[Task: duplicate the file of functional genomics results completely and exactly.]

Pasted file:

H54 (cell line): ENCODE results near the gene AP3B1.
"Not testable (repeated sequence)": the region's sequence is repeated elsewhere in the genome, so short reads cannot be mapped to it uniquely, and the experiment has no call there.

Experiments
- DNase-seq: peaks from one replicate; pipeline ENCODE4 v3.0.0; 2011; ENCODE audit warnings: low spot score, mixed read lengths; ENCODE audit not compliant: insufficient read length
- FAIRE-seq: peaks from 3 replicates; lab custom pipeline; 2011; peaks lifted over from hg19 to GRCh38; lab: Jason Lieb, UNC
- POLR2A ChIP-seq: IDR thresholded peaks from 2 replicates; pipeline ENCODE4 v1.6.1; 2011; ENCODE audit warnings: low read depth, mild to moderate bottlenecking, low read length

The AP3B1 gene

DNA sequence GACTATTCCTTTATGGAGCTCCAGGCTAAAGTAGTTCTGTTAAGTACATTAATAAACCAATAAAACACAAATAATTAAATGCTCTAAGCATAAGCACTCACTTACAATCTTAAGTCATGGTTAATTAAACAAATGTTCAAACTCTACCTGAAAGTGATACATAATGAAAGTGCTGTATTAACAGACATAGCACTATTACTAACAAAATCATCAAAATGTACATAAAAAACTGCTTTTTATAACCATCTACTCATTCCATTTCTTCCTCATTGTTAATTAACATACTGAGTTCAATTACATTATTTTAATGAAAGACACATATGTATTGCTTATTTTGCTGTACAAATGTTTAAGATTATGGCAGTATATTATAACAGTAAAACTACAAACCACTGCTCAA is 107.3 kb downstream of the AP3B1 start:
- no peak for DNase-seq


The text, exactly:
H54 (cell line): ENCODE results near the gene AP3B1.
"Not testable (repeated sequence)": the region's sequence is repeated elsewhere in the genome, so short reads cannot be mapped to it uniquely, and the experiment has no call there.

Experiments
- DNase-seq: peaks from one replicate; pipeline ENCODE4 v3.0.0; 2011; ENCODE audit warnings: low spot score, mixed read lengths; ENCODE audit not compliant: insufficient read length
- FAIRE-seq: peaks from 3 replicates; lab custom pipeline; 2011; peaks lifted over from hg19 to GRCh38; lab: Jason Lieb, UNC
- POLR2A ChIP-seq: IDR thresholded peaks from 2 replicates; pipeline ENCODE4 v1.6.1; 2011; ENCODE audit warnings: low read depth, mild to moderate bottlenecking, low read length

The AP3B1 gene

DNA sequence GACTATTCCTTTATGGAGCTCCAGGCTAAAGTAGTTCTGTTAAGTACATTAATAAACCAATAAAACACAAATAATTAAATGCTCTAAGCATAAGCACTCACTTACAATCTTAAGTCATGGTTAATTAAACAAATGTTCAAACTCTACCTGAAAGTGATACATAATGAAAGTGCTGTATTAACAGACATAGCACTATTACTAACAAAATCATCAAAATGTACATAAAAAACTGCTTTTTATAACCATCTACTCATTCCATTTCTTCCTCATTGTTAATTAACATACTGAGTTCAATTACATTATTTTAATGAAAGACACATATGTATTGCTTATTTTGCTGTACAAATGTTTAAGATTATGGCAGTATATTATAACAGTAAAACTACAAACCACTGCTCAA is 107.3 kb downstream of the AP3B1 start:
- no peak for DNase-seq